It took many by surprise when China became Africa's largest trading partner in 2009, surpassing the United States.
Since then, China’s growing presence in Africa has become a subject of discussion, especially among the foreign press. Everyone, from analysts to politicians and ordinary people on the street, suddenly had a view on the Chinese.
China’s rapid rise as an influential player in Africa has led many to question the nature of its involvement on the continent. Many questioned the intentions of the Chinese while some even went as far as ridiculing products offered to Africans by China as “fong kong”. Some became suspicious when the Chinese started to build roads, dams, stadiums and hotels in Africa. They asked: What does China want in return? Of course, as it invests in Africa, China is taking advantage of the continent’s rich natural resources to meet the growing needs of its people.
By 2013, China recorded nearly R2.2 trillion in trade flows in Africa, making it clear that they want to become the most influential foreign power in Africa. China's total trade with South Africa increased from about R190 billion to R270 billion in 2013 and is rapidly approaching R300 billion.
It is for this reason that President Jacob Zuma’s visit to China in December last year was viewed with keen interest. The State visit to China by our President reinforce the close ties shared between China and South Africa and highlighted the depth of our relations, not only in the political realm of BRICS – the group of five major emerging national economies: Brazil, Russia, India, China, and South Africa - but also in business, agriculture, tourism, cultural exchanges, academic co-operation and scientific research.
South Africa doesn’t see its relationship with China as just based on trade, but a partnership rather, that is aligned to our development goals. China, on the other hand, regards South Africa as a key partner in advancing its relations with the African continent.
This is seen in the context of investments the Chinese have made in South Africa over the past few years and the value such investments have had on our economy. Our relations with China have reached new heights, in the short space of 15 years. It’s hard to believe that bilateral trade volume was aboutR12 billion when the diplomatic relationship was first established.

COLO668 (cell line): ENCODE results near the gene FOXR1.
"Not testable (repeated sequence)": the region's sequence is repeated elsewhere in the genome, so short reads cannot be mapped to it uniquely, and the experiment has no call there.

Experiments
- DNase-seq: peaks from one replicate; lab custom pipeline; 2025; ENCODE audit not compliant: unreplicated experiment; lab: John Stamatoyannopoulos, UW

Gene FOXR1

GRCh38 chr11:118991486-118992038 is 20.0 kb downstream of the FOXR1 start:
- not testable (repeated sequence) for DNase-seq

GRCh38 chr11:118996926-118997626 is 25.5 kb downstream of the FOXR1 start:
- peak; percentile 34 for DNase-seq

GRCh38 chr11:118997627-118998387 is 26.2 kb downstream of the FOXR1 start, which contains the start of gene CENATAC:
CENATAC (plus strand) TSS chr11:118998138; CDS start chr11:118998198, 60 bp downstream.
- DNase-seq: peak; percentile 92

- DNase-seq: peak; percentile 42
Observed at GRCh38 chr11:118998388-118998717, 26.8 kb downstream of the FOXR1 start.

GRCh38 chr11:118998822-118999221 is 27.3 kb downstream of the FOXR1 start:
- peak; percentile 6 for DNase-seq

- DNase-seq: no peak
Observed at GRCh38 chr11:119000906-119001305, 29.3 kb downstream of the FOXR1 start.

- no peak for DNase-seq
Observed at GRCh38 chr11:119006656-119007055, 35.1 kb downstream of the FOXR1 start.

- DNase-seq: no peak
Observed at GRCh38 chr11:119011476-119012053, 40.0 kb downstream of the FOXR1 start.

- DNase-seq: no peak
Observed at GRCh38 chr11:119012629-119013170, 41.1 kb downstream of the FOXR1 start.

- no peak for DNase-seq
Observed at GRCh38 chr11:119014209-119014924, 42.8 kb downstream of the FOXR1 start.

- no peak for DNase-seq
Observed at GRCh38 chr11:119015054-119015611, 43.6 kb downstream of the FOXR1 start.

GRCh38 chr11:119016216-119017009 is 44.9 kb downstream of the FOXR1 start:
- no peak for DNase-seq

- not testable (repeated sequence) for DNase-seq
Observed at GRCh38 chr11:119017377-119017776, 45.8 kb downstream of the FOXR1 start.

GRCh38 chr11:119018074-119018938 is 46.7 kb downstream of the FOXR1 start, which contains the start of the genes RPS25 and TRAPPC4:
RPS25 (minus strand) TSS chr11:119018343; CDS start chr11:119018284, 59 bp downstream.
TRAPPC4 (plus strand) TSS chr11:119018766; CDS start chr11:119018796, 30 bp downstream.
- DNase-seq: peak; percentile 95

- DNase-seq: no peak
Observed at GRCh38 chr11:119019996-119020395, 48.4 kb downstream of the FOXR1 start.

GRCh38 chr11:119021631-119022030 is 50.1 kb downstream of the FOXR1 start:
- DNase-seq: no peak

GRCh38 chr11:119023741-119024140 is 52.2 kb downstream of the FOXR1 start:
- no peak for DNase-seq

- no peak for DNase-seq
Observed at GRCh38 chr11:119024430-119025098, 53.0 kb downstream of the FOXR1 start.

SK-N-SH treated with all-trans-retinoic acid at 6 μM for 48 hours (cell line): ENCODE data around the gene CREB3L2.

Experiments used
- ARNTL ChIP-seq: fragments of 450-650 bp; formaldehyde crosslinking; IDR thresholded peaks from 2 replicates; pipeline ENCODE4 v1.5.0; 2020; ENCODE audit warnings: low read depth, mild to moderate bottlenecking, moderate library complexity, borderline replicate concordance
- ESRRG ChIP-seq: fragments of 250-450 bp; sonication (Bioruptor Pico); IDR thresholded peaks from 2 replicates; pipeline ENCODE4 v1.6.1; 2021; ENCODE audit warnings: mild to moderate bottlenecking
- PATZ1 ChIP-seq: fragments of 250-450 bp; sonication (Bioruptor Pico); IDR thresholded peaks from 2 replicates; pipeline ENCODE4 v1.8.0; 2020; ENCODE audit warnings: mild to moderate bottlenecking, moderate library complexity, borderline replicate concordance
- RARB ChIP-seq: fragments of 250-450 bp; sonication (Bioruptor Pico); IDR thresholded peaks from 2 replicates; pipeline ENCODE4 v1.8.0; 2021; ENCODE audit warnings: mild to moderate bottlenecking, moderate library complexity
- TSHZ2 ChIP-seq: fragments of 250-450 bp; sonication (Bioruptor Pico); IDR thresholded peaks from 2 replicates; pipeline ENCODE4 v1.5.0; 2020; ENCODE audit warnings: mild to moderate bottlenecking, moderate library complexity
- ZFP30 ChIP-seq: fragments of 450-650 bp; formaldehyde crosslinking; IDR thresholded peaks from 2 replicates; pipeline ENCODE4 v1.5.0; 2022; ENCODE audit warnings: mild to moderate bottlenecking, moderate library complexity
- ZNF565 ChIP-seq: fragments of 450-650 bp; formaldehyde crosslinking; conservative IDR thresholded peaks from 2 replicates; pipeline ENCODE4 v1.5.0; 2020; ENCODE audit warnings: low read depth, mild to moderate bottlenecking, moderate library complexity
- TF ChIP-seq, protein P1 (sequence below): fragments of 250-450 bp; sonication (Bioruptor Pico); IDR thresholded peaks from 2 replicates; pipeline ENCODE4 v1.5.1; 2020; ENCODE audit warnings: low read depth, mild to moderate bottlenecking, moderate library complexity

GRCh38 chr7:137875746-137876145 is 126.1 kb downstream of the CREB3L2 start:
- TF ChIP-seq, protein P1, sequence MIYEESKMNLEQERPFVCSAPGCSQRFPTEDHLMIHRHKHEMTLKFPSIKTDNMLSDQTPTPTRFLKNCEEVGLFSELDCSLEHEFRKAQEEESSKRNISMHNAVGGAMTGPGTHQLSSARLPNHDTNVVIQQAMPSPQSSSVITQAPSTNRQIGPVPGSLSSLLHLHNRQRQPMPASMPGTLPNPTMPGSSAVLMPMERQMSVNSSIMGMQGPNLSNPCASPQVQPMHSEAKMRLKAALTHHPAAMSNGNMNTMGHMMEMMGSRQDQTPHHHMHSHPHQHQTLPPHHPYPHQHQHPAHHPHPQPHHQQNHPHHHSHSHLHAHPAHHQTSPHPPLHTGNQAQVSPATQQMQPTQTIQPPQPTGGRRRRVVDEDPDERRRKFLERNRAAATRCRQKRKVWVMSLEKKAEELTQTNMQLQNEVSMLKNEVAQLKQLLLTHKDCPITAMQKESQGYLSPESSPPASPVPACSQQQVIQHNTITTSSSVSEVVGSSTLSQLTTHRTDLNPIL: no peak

In 2012, the figure reached nearly R660 billion, which means a 40-fold increase in the past 15 years. Subsequently, this made China South Africa's largest trading partner, largest export market and largest source of import for the past four years. South Africa is also China's largest trading partner in Africa. Between January 2003 and January this year, 38 foreign direct investment projects were recorded representing a total capital investment of R13.33 billion or an average investment of R350.5 million for each project from China. Chinese investments in South Africa have contributed to job creation. During the period, a total of 10 992 jobs were created.
In 2014, the Chinese went a step further in investing in our economy when car manufacturer First Automobile Works (FAW) invested R1.1 billion to build a vehicle assembly plant in Coega, in the Eastern Cape, which is expected to produce up to 35 000 passenger vehicles in the coming years. In 2013, technology producer Hisense opened a factory in Atlantis, north of Cape Town, employing 300 South Africans in the production of goods for export to the broader African market. Cement producer Jidong Development Group and the China- Africa Development (CAD) Fund recently agreed to establish a R1.8 billion cement plant in Limpopo, with a projected production rate of 1 million tons of cement at full production.
As we review the status of our bilateral relations with the People’s Republic of China, we aim to ensure that the excellent growth path that we have already defined is strengthened with our focus on the priority issues of development in South Africa and Africa.